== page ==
How to Meet Evolving Expectations and Needs: Reimagining the Healthcare Consumer Service Experience
Higher Consumer Expectations, Higher Organizational Onus
Digital and online channels are being adopted by healthcare systems and consumers at rates never seen before. However, in the race to get up to speed quickly and meet evolving consumer needs, many healthcare systems do not pay enough attention to their primary connection point: the phone.
And while they’ve been answering phones for decades, it’s only become more complicated to do so. Consumers’ expectations are higher. With more options for care and services comes more complexity that patients need help navigating. And as health systems ramp up outbound communications — whether as part of a consumer engagement strategy or not — the onus shifts to the people answering the phone or on the other side of electronic forms of communication to translate and coordinate on behalf of consumers.
Start with Your Consumer Experience and Engagement Vision
The answer is not to start consolidating all your front-end staff into a central building. A critical success factor is to start with a consumer experience and engagement strategy: decide what your organization aspires to be or offer now in the near-term and further into the future.
The vision and roadmap established during this step will help inform decisions throughout the journey and help to align stakeholders on what the organization is collectively trying to achieve. The vision needs to be balanced between the practical — what do we need to do to fix our current operations? — and aspirational, with openness to emerging solutions that can support your overall consumer engagement goals.
The Fundamental Enabler: An Advanced Engagement Center
We believe that a high-performing engagement center will be a required enabler of your consumer experience/engagement vision. First, it’s not a building, or a team, or a call center. We define it as a centrally managed, coordinated set of capabilities that connects healthcare consumers with the health system (consumers are defined as current patients/families, potential patients, and referring providers).
Ultimately, the engagement center is critical to building and maintaining longstanding, trusted relationships with these consumers. No matter what channels through which consumers chose to engage with the health system, the engagement center can play a role in navigating them to the appropriate service.
Covering a breadth of consumer-facing functions: Here we’ve listed a set of functions that are typically included and/or coordinated by an advanced engagement center. The set of services at each organization may be different, depending on organizational dynamics and ultimately their individualized consumer engagement and experience vision. These services may be expanded or added over time as the engagement center matures.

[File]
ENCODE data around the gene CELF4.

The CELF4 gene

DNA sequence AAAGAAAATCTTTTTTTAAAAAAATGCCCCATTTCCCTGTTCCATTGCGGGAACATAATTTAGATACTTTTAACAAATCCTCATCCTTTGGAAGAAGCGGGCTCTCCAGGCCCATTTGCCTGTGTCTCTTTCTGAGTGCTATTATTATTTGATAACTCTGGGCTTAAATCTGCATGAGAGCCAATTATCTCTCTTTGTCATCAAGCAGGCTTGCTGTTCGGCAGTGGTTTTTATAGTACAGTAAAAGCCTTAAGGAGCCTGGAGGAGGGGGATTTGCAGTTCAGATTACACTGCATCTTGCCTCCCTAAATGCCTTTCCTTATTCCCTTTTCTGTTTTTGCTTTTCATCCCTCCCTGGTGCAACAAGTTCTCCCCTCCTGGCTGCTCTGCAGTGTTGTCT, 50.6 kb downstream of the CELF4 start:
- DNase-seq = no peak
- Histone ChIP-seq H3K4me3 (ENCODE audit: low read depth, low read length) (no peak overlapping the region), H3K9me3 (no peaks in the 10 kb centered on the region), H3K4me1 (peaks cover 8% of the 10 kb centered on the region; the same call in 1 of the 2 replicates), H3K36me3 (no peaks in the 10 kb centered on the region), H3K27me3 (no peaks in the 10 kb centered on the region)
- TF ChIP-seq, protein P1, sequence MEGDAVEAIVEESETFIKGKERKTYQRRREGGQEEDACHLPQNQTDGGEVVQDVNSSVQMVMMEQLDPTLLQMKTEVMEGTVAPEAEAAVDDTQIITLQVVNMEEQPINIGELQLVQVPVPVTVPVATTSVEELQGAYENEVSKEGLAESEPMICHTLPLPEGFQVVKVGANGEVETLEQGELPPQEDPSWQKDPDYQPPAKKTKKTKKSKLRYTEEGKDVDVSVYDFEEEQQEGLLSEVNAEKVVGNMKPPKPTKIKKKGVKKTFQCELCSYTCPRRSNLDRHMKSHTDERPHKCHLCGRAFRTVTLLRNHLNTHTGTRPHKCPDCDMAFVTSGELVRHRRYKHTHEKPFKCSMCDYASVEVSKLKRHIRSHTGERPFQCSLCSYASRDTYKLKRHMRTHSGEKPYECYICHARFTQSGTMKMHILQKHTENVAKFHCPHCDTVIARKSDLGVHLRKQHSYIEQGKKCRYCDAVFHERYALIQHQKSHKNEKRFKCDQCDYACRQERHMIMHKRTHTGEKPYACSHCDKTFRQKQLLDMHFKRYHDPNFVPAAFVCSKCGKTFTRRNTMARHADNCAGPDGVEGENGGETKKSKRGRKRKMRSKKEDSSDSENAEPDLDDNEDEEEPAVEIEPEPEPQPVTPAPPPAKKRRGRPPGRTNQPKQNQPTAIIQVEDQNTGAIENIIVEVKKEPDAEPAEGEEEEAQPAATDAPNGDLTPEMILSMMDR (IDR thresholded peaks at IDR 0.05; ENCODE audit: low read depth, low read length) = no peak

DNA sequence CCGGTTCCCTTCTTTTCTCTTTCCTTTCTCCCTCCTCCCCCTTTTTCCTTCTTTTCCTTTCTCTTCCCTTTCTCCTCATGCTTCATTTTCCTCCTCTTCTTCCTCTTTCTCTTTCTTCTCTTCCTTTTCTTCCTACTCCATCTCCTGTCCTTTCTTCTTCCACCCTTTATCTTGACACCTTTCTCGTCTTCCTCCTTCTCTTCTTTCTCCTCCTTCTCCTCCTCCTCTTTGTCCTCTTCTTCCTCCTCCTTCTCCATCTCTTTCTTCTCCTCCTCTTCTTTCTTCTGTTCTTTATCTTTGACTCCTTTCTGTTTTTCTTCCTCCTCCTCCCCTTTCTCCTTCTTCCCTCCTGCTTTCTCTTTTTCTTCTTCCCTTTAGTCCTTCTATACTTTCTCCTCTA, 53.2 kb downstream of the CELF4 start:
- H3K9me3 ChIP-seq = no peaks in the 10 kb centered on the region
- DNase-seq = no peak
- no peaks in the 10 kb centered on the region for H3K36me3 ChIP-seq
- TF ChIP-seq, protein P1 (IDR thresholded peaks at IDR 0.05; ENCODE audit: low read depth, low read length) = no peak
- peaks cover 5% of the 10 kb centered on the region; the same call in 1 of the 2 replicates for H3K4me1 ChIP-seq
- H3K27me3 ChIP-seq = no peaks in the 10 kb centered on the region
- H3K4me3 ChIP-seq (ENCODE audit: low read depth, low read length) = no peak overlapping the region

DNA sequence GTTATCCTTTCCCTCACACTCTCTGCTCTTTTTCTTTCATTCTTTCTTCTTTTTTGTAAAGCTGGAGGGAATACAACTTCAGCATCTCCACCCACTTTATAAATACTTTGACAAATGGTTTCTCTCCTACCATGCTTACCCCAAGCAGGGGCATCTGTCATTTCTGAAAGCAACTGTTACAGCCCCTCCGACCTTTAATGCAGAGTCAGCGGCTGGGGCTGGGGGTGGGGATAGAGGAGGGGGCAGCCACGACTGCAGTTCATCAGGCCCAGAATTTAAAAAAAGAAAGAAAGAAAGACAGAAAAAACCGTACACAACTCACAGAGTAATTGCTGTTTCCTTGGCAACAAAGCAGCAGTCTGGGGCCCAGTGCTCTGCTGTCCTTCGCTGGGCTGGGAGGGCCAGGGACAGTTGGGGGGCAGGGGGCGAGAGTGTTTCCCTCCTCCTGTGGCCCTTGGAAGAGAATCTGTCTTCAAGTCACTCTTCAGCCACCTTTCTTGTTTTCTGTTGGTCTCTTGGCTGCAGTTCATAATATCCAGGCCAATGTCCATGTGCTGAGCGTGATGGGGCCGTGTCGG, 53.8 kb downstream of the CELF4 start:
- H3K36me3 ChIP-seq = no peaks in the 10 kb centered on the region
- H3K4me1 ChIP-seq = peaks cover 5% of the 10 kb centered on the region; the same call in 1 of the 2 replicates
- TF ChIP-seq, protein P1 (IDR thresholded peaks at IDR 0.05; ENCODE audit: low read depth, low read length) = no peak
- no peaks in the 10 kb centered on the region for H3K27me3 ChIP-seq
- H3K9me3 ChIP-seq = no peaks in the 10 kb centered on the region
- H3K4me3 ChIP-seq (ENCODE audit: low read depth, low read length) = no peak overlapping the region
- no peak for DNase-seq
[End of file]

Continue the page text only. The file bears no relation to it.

Appointment scheduling and support is typically the most obvious and one that many organizations have centralized to some extent — often with mixed success.
Under the clinical services and care navigation bucket, we see a variety of complementary services that include triage, care management, and associated outreach. In many ways, this function serves as the extension of the care team in the practices, helping with prescription renewals and responding to clinical inquiries.
Patient financial management is also increasingly integrated with appointment scheduling to enable streamlined interactions with consumers and ensure that they’re able to appropriately prepare patients clinically, logistically, and financially.
Lastly, inclusion of referral management services can facilitate a hassle-free experience for referring providers and support more timely care for patients. The integration of these services — organizing around patients’ needs vs. legacy functional departments — can enable a powerful, coordinated consumer experience.
3 Major Steps for Your Journey
As we think about embarking on the journey, we’ve broken it into three major steps: standardization, centralization, and digitization. I’ll briefly touch on each of these in the subsequent slides but wanted to make the point that this is often a more iterative process than is depicted here. You may progress through this cycle for a single function or capability and then restart for the next, or you may find, as many do, that for some services, you’ve jumped to centralization before standardizing and need to go back to standardizing before progressing toward further centralization or digitization.
1. Standardization is often a dirty word for clinicians in particular, but our experience indicates that standardization helps establish the foundation for consistent consumer experience. We think about standardization in several categories:
- First, establishing and disseminating a cohesive and compelling case for change and set of common goals across the organization.